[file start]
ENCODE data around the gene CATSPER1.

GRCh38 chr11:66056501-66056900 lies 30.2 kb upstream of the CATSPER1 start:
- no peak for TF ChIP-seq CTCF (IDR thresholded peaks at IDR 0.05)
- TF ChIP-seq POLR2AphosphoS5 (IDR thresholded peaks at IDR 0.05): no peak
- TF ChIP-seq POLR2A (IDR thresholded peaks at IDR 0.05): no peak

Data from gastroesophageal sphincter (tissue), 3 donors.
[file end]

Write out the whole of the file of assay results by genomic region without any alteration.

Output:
ENCODE data around the gene CATSPER1.

GRCh38 chr11:66056501-66056900 lies 30.2 kb upstream of the CATSPER1 start:
- no peak for TF ChIP-seq CTCF (IDR thresholded peaks at IDR 0.05)
- TF ChIP-seq POLR2AphosphoS5 (IDR thresholded peaks at IDR 0.05): no peak
- TF ChIP-seq POLR2A (IDR thresholded peaks at IDR 0.05): no peak

Data from gastroesophageal sphincter (tissue), 3 donors.